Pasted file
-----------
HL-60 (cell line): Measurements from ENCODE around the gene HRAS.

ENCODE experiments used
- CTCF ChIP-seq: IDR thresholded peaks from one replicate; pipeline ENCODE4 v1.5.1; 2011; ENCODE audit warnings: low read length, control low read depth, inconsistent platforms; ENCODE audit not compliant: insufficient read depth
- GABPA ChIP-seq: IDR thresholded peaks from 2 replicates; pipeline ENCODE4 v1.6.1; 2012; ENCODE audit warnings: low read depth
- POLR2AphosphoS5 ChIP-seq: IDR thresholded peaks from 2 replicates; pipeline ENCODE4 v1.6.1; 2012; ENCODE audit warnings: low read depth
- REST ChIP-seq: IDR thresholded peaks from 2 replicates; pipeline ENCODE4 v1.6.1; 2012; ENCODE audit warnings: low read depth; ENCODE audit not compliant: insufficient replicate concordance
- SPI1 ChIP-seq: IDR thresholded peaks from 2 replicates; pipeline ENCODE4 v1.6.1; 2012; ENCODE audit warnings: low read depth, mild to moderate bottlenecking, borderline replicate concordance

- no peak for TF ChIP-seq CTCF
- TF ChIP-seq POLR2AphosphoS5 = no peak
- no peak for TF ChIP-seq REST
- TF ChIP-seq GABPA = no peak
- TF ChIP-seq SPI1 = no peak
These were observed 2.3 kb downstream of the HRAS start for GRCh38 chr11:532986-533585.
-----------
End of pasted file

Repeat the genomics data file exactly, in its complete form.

HL-60 (cell line): Measurements from ENCODE around the gene HRAS.

ENCODE experiments used
- CTCF ChIP-seq: IDR thresholded peaks from one replicate; pipeline ENCODE4 v1.5.1; 2011; ENCODE audit warnings: low read length, control low read depth, inconsistent platforms; ENCODE audit not compliant: insufficient read depth
- GABPA ChIP-seq: IDR thresholded peaks from 2 replicates; pipeline ENCODE4 v1.6.1; 2012; ENCODE audit warnings: low read depth
- POLR2AphosphoS5 ChIP-seq: IDR thresholded peaks from 2 replicates; pipeline ENCODE4 v1.6.1; 2012; ENCODE audit warnings: low read depth
- REST ChIP-seq: IDR thresholded peaks from 2 replicates; pipeline ENCODE4 v1.6.1; 2012; ENCODE audit warnings: low read depth; ENCODE audit not compliant: insufficient replicate concordance
- SPI1 ChIP-seq: IDR thresholded peaks from 2 replicates; pipeline ENCODE4 v1.6.1; 2012; ENCODE audit warnings: low read depth, mild to moderate bottlenecking, borderline replicate concordance

- no peak for TF ChIP-seq CTCF
- TF ChIP-seq POLR2AphosphoS5 = no peak
- no peak for TF ChIP-seq REST
- TF ChIP-seq GABPA = no peak
- TF ChIP-seq SPI1 = no peak
These were observed 2.3 kb downstream of the HRAS start for GRCh38 chr11:532986-533585.